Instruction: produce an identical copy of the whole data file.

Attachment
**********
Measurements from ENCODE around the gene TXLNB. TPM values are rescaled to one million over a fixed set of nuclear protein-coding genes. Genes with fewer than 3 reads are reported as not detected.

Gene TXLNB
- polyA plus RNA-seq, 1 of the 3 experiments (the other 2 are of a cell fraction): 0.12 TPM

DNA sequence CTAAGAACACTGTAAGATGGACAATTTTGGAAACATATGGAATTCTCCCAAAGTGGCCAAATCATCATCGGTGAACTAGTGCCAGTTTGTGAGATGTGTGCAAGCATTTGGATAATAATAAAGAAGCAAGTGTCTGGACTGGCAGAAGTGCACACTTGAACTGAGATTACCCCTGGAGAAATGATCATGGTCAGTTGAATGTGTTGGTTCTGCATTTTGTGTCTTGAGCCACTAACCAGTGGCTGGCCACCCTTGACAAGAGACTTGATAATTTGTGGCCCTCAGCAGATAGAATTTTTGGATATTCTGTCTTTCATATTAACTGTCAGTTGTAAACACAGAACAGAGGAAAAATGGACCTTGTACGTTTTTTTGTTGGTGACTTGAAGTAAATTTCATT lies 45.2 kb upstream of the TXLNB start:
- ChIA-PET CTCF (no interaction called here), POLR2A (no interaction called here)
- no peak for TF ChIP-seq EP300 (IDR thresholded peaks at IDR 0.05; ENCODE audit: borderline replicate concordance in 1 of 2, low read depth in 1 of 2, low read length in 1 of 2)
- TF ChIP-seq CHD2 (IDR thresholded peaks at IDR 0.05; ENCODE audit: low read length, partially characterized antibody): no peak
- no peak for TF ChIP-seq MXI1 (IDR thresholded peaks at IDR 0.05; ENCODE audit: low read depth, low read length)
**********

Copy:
Measurements from ENCODE around the gene TXLNB. TPM values are rescaled to one million over a fixed set of nuclear protein-coding genes. Genes with fewer than 3 reads are reported as not detected.

Gene TXLNB
- polyA plus RNA-seq, 1 of the 3 experiments (the other 2 are of a cell fraction): 0.12 TPM

DNA sequence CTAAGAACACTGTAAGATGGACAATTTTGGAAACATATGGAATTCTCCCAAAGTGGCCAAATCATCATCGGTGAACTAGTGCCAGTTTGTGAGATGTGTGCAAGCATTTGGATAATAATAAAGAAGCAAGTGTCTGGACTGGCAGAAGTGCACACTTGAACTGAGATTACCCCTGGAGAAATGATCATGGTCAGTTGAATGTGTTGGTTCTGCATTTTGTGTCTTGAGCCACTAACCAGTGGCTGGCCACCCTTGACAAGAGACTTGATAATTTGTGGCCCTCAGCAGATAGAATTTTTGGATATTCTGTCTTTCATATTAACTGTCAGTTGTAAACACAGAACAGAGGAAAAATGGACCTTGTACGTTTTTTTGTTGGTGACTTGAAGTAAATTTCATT lies 45.2 kb upstream of the TXLNB start:
- ChIA-PET CTCF (no interaction called here), POLR2A (no interaction called here)
- no peak for TF ChIP-seq EP300 (IDR thresholded peaks at IDR 0.05; ENCODE audit: borderline replicate concordance in 1 of 2, low read depth in 1 of 2, low read length in 1 of 2)
- TF ChIP-seq CHD2 (IDR thresholded peaks at IDR 0.05; ENCODE audit: low read length, partially characterized antibody): no peak
- no peak for TF ChIP-seq MXI1 (IDR thresholded peaks at IDR 0.05; ENCODE audit: low read depth, low read length)